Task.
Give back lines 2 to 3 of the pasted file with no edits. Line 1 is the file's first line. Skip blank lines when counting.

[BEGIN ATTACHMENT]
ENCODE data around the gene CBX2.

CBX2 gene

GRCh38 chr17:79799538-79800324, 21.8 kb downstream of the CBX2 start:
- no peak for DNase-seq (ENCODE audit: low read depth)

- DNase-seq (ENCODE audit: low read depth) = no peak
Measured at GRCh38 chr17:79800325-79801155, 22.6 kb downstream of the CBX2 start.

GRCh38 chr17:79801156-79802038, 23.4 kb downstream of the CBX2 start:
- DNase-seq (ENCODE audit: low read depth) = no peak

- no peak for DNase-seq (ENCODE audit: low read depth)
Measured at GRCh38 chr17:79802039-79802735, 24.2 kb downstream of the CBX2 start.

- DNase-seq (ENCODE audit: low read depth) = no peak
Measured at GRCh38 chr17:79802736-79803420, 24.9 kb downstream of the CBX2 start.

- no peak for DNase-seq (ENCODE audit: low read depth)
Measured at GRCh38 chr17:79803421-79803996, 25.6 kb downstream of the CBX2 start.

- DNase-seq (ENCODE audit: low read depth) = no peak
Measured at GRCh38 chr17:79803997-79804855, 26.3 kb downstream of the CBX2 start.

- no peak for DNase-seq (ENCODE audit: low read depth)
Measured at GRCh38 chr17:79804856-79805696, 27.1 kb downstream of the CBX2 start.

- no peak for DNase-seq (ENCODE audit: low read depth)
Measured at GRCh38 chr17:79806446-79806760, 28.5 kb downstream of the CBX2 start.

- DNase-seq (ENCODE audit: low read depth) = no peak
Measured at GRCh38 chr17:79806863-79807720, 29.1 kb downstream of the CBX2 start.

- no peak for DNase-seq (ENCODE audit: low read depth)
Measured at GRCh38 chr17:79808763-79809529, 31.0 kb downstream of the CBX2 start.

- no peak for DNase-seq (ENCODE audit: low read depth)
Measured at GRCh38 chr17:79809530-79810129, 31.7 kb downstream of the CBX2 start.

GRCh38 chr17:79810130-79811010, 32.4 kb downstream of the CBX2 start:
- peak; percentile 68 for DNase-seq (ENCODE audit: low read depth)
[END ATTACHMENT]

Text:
CBX2 gene

GRCh38 chr17:79799538-79800324, 21.8 kb downstream of the CBX2 start: